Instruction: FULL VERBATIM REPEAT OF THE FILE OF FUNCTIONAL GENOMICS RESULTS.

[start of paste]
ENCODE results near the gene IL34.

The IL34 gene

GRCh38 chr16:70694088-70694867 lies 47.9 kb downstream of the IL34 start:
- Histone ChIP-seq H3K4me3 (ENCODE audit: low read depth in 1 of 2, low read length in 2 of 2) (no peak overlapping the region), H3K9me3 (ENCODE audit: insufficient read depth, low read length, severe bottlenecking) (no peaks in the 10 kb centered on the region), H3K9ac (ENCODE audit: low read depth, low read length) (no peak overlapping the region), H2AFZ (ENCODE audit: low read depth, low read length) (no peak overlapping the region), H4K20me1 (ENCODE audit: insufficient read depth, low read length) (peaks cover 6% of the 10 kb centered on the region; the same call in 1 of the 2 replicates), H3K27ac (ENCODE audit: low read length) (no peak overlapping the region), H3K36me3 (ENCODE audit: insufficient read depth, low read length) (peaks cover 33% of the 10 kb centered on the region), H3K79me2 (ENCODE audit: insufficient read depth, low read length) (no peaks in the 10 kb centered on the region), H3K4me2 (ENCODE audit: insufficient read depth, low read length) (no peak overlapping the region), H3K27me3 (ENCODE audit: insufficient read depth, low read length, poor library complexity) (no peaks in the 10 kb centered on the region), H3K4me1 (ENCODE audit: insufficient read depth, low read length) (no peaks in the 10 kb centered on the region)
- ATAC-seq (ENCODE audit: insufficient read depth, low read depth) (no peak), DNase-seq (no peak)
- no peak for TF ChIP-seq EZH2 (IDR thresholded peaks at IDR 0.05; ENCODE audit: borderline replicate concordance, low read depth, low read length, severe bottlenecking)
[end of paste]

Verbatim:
ENCODE results near the gene IL34.

The IL34 gene

GRCh38 chr16:70694088-70694867 lies 47.9 kb downstream of the IL34 start:
- Histone ChIP-seq H3K4me3 (ENCODE audit: low read depth in 1 of 2, low read length in 2 of 2) (no peak overlapping the region), H3K9me3 (ENCODE audit: insufficient read depth, low read length, severe bottlenecking) (no peaks in the 10 kb centered on the region), H3K9ac (ENCODE audit: low read depth, low read length) (no peak overlapping the region), H2AFZ (ENCODE audit: low read depth, low read length) (no peak overlapping the region), H4K20me1 (ENCODE audit: insufficient read depth, low read length) (peaks cover 6% of the 10 kb centered on the region; the same call in 1 of the 2 replicates), H3K27ac (ENCODE audit: low read length) (no peak overlapping the region), H3K36me3 (ENCODE audit: insufficient read depth, low read length) (peaks cover 33% of the 10 kb centered on the region), H3K79me2 (ENCODE audit: insufficient read depth, low read length) (no peaks in the 10 kb centered on the region), H3K4me2 (ENCODE audit: insufficient read depth, low read length) (no peak overlapping the region), H3K27me3 (ENCODE audit: insufficient read depth, low read length, poor library complexity) (no peaks in the 10 kb centered on the region), H3K4me1 (ENCODE audit: insufficient read depth, low read length) (no peaks in the 10 kb centered on the region)
- ATAC-seq (ENCODE audit: insufficient read depth, low read depth) (no peak), DNase-seq (no peak)
- no peak for TF ChIP-seq EZH2 (IDR thresholded peaks at IDR 0.05; ENCODE audit: borderline replicate concordance, low read depth, low read length, severe bottlenecking)